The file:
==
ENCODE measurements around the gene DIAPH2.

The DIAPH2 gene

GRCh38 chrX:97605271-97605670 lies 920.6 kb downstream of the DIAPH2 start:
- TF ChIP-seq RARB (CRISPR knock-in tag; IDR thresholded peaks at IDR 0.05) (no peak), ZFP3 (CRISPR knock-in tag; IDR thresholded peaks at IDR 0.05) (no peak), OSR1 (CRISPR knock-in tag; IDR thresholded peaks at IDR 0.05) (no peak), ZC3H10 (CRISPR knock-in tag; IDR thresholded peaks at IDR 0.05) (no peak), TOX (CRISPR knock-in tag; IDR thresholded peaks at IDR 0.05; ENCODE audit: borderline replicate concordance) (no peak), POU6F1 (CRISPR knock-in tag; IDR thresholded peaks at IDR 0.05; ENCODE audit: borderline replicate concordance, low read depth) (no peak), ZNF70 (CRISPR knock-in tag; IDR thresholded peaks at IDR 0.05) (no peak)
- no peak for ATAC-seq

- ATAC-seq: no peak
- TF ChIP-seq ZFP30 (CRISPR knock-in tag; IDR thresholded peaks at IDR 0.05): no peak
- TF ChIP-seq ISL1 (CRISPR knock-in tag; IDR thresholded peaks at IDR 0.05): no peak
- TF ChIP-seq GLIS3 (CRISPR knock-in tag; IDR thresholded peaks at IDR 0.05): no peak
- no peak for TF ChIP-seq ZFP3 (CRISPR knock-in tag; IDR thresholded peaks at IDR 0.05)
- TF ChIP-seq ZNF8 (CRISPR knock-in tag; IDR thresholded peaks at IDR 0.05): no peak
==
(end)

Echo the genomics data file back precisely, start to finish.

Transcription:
ENCODE measurements around the gene DIAPH2.

The DIAPH2 gene

GRCh38 chrX:97605271-97605670 lies 920.6 kb downstream of the DIAPH2 start:
- TF ChIP-seq RARB (CRISPR knock-in tag; IDR thresholded peaks at IDR 0.05) (no peak), ZFP3 (CRISPR knock-in tag; IDR thresholded peaks at IDR 0.05) (no peak), OSR1 (CRISPR knock-in tag; IDR thresholded peaks at IDR 0.05) (no peak), ZC3H10 (CRISPR knock-in tag; IDR thresholded peaks at IDR 0.05) (no peak), TOX (CRISPR knock-in tag; IDR thresholded peaks at IDR 0.05; ENCODE audit: borderline replicate concordance) (no peak), POU6F1 (CRISPR knock-in tag; IDR thresholded peaks at IDR 0.05; ENCODE audit: borderline replicate concordance, low read depth) (no peak), ZNF70 (CRISPR knock-in tag; IDR thresholded peaks at IDR 0.05) (no peak)
- no peak for ATAC-seq

- ATAC-seq: no peak
- TF ChIP-seq ZFP30 (CRISPR knock-in tag; IDR thresholded peaks at IDR 0.05): no peak
- TF ChIP-seq ISL1 (CRISPR knock-in tag; IDR thresholded peaks at IDR 0.05): no peak
- TF ChIP-seq GLIS3 (CRISPR knock-in tag; IDR thresholded peaks at IDR 0.05): no peak
- no peak for TF ChIP-seq ZFP3 (CRISPR knock-in tag; IDR thresholded peaks at IDR 0.05)
- TF ChIP-seq ZNF8 (CRISPR knock-in tag; IDR thresholded peaks at IDR 0.05): no peak